# Summaries

The obtained results may be summarized as follows:

- 1. The multiple impulse input of equal time interval can be a good substitute for the long-duration earthquake ground motion which is expressed in terms of harmonic waves. A closed-form expression can be derived for the maximum response of an elastic-perfectly plastic (EPP) single-degree-of-freedom (SDOF) model under the critical multiple impulse input.
- 2. While the critical set of input velocity amplitude and input frequency (timing of impulse) has to be computed iteratively for the multi-cycle sinusoidal wave, it can be obtained directly without iteration for the multiple impulse input by introducing a modified version (only the timing between the first and second impulses is modified so that the second impulse is given at the zero restoring force). The resonance was proved by using energy investigation. It was made clear that the critical timing of the multiple impulses can be characterized by the time attaining the zero restoring force in the unloading process. This decomposition of input amplitude and input frequency overcame the difficulty in finding the resonant frequency without repetition. This is one of the most original contributions in this chapter.
- 3. Since only free-vibration is induced under such multiple impulse input, a simple energy approach plays an important role in the derivation of the closed-form expression for a complicated elastic-plastic critical response. The energy approach enabled the derivation of the maximum critical elastic-plastic response without resorting to solving the equation of motion. The maximum elastic-plastic response after each impulse can be obtained by equating the initial kinetic energy given by the initial velocity to the sum of hysteretic dissipation and elastic strain energies. The critical inelastic deformation and the corresponding critical input frequency can be captured by the substituted multiple impulse input depending on the input velocity level. This is the second one of the most original contributions in this chapter.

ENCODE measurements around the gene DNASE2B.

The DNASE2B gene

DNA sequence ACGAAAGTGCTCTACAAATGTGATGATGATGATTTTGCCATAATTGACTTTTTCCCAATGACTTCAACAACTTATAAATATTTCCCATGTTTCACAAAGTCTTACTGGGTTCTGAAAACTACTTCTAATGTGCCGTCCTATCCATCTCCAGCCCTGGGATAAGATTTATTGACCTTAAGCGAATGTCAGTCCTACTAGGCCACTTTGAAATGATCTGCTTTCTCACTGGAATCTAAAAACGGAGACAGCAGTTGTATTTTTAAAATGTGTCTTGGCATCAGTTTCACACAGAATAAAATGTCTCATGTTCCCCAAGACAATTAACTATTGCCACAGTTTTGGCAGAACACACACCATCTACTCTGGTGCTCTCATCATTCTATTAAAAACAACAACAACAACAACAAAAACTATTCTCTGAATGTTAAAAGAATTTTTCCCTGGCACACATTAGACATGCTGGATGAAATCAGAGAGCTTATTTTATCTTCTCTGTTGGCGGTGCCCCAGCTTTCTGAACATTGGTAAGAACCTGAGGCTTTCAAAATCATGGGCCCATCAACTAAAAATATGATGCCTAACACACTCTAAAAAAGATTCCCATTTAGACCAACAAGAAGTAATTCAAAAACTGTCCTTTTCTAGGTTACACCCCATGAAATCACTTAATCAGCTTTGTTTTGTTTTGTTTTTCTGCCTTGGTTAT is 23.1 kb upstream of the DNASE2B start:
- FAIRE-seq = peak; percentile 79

- 4. The validity and accuracy of the theory explained in this chapter were assured through the comparison with the time-history response to the corresponding equivalent multi-cycle sinusoidal input. It was found that if the adjustment of both inputs is made by using the equivalence of the maximum Fourier amplitude and a modification based on the response correspondence at some points with different input levels for better correspondence in a wider range of input level, the maximum elastic-plastic deformation to the multiple impulse exhibits a good correspondence with that to the multi-cycle sinusoidal wave.
- 5. While the conventional methods (Caughey 1960a, b, Iwan 1961, 1965a, b) are aimed at constructing an equivalent linear structural model or solving transcendental equations iteratively to an unchanged input (sinusoidal input) to enable the simple approximate computation of complicated elastic-plastic responses, the method explained in the present chapter is aimed at finding an equivalent input model for an unchanged exact elastic-plastic model. The most significant difference between two approaches is that while the conventional methods require the repetition both in the computation of equivalent model parameters or the solution of transcendental equations for one input frequency and the computation of the resonant frequency giving the maximum response, the approach explained in this chapter does not require any repetition in the computation of the critical input timing (resonant frequency) and the critical response. The approach explained in this chapter also enabled the computation of the steady-state response for an EPP model that cannot be treated by the conventional approaches.